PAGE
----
“Which I know teams are trying it, but there definitely seems to be opportunities for this kind of like arbitrage,” Lore said. “Just learning, talking and thinking about things has been super fun. I’m really looking forward to learning more and more.”
But how do the ideas of missions and values apply to sports?
“Marc believes that if you have a strong mission and a strong set of values, that those can be applied to anything you do,” Reilly said. “Sports is that area that’s already so exciting and so inspiring that the thrill of competition and of winning and of teamwork, all of those things are so important that if you have a strong set of core values and you believe in an ambition, I think it could actually be a game-changer for bringing a team together.”
While still early in the thought process, Lore said the organization’s values and mission might be even more important as an NBA and WNBA owner than it is for a business. He pointed to the concept of max contracts, and noted that if one team can’t pay any more than another, then perhaps a team’s values could be a differentiator.
“I think if the culture of the organization and the team were to a level where people said, ‘You know what? I really want to be a part of that. It’s bigger than dollars and cents, bigger than basketball. It’s winning, not only on the court but off the court. I want to be a part of that organization,’ ” Lore said. “There is going to be free-agents where, if it’s done correctly, would choose to go there based on that set of values.”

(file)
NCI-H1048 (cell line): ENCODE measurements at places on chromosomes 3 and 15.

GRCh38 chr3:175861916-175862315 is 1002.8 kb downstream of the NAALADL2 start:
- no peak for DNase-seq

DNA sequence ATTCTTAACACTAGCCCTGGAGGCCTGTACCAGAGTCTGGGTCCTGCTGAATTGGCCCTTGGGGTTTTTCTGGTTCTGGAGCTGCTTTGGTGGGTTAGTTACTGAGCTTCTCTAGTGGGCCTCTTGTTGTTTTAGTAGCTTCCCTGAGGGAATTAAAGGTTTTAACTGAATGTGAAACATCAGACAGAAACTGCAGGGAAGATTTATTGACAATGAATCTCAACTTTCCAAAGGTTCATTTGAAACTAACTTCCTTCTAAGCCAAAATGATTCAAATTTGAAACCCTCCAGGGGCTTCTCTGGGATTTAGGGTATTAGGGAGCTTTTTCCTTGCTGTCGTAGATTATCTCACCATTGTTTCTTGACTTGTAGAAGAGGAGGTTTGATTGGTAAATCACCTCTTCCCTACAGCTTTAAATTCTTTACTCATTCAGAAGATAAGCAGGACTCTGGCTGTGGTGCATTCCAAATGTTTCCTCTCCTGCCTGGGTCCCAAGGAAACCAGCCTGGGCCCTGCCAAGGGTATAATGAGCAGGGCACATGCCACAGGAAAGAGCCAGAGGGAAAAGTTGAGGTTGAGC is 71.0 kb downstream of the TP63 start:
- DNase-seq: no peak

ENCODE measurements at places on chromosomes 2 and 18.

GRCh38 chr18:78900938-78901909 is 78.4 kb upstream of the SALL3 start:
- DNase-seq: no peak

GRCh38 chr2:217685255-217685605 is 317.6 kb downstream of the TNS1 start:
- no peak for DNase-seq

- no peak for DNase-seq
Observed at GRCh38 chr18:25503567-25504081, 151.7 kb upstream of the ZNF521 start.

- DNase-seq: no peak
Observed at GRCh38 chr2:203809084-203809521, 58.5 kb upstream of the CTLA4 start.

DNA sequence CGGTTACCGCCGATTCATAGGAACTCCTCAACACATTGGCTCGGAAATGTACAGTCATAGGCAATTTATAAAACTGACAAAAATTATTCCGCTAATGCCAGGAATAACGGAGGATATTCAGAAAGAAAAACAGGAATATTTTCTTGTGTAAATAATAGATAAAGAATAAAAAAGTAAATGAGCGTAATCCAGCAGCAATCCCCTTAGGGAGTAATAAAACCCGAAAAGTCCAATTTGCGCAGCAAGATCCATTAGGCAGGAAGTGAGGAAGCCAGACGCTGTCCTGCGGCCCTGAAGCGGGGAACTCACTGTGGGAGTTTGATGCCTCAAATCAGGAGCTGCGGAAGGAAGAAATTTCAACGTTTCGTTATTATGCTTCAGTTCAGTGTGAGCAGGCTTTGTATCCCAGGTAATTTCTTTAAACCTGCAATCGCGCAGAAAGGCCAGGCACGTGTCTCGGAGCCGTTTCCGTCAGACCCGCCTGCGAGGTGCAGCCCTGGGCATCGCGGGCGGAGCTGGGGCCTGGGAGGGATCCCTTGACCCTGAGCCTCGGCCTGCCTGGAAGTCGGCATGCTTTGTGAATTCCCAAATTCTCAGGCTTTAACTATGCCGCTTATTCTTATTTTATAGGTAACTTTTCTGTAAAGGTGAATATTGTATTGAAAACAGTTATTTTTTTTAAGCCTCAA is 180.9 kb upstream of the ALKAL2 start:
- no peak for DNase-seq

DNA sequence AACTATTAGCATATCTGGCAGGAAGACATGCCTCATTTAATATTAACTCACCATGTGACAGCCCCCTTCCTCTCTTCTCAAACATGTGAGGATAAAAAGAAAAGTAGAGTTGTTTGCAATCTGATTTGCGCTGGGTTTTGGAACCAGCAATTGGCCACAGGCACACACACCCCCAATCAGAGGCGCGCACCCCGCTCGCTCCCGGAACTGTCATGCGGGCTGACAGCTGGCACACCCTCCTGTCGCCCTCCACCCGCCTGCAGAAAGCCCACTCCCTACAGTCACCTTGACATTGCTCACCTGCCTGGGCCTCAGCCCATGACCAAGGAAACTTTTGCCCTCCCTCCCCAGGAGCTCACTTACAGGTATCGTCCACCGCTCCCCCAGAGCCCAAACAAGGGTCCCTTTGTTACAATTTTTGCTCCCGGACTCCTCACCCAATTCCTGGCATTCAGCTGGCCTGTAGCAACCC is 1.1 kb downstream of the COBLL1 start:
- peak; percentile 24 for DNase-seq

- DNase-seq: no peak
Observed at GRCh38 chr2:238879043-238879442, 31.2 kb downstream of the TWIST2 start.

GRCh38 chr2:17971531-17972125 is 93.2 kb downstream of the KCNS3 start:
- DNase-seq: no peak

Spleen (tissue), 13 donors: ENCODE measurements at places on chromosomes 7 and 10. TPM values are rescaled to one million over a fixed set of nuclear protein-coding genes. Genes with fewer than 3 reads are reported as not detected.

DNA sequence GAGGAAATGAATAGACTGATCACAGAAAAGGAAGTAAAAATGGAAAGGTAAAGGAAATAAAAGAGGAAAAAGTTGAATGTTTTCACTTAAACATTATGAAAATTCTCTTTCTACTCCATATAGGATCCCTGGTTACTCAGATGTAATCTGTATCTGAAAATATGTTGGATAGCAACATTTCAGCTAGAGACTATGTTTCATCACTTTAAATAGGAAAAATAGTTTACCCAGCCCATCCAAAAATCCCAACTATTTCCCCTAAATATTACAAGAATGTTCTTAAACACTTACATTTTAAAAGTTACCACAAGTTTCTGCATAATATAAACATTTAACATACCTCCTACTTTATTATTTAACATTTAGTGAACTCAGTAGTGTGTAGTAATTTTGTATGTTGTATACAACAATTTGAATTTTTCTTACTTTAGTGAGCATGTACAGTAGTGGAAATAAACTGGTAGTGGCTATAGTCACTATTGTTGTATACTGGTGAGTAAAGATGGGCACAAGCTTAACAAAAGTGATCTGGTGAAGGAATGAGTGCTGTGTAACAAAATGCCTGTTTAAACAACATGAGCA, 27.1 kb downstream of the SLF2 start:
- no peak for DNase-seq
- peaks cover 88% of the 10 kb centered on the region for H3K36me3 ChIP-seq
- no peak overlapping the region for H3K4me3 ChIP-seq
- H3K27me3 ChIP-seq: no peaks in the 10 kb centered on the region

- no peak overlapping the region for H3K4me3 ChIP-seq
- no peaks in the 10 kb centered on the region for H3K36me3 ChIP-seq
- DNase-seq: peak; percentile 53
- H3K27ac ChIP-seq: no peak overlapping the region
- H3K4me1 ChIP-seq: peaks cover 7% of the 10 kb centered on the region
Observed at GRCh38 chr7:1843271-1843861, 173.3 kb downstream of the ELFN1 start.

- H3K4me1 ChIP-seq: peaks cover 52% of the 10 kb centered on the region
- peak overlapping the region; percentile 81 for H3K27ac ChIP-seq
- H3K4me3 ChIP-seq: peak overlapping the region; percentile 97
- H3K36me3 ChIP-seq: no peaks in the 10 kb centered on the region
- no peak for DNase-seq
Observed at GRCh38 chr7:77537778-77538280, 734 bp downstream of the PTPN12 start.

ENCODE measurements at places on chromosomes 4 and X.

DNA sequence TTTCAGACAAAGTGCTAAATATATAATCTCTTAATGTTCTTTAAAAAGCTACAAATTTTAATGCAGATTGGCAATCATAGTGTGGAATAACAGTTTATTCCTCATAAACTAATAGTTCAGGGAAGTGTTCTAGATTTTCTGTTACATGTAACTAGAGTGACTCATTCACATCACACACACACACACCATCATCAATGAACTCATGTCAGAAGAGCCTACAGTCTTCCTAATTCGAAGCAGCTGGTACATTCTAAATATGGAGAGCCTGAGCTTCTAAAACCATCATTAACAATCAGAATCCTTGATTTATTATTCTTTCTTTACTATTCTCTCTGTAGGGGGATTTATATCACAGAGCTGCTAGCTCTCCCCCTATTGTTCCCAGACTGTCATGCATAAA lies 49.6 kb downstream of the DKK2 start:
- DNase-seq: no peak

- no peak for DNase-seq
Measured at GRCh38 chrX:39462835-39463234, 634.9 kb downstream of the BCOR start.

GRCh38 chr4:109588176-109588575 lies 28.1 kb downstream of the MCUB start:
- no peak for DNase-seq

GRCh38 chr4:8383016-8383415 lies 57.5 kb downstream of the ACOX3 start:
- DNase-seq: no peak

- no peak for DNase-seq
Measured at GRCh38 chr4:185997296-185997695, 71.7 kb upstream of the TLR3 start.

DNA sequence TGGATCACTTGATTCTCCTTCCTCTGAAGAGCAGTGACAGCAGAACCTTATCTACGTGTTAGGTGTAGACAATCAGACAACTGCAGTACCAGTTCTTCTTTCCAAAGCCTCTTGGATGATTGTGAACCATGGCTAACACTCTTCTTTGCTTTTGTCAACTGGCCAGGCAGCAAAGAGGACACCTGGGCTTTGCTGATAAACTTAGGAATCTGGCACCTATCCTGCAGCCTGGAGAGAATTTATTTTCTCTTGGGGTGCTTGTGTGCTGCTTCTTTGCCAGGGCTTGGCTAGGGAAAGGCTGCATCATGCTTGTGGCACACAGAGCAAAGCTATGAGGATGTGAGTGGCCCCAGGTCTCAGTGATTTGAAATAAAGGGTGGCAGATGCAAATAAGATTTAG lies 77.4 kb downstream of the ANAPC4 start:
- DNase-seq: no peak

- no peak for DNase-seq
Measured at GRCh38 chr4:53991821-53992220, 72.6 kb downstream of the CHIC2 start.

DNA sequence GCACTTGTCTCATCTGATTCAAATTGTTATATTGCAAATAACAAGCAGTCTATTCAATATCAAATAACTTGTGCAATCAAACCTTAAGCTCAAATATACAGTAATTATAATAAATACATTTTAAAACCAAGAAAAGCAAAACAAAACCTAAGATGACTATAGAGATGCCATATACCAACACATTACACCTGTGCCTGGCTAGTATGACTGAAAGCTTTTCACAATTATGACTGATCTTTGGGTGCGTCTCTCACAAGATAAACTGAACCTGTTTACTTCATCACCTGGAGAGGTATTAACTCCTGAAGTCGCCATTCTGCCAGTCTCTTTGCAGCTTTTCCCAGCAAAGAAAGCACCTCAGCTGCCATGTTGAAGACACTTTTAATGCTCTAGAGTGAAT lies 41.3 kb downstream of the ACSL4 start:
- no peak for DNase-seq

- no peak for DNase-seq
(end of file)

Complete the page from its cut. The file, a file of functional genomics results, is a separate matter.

That may sound far-fetched, but Minnesota sports fans already have a recent example of how a team can be elevated by acquiring higher-level talent thanks to a value-driven culture. It’s the exact approach P.J. Fleck has taken successfully with the Gophers’ football program.
The similarities between Fleck and Lore don’t stop there. Both have a love for acronyms. Along with VCP, Lore relies on SPOTAKE in his hiring process — identifying people who are smart, passionate, optimistic, tenacious, adaptable, kind and empathetic.
Fleck managed to turn many local skeptics into believers through actions and results. Lore has always been one to back up his words.
Lynx coach and general manager Cheryl Reeve said Lore and Rodriguez “sort of confessed to not really knowing much about our league” upon initially joining the organization’s fold. But Lore, she noted, is a “very, very quick study.”
“We’ve been able to have some really interesting conversations around the WNBA, and I think he’s going to be an owner that helps us,” she said.
Lore recently messaged Reeve asking her “why on earth are the WNBA salaries so low?”
“I had to blink and rub my eyes and read it again,” Reeve said.
That led to a phone call during which Reeve explained that the WNBA has long been a league with a balance-sheet approach. Revenue and expenses need to match. That’s far different than how men’s sports are operated, Reeve noted, and it’s not the way to grow a league.
“I didn’t have to tell Marc that. Marc knew that,” Reeve said. “Marc said, ‘This is an investment. You have to think about what it’s going to be 20 years from now.’ It’s so refreshing, and it’ll be a departure that is much, much needed.”
A small form of investment came this week. On Thursday, Reeve encouraged her Twitter followers to subscribe to The Next, a women’s basketball media outlet. Within an hour, Lore sent a reply tweet, saying the next five people to comment would get a subscription to the site on him. He supplied 12 subscriptions.
And that’s just the start.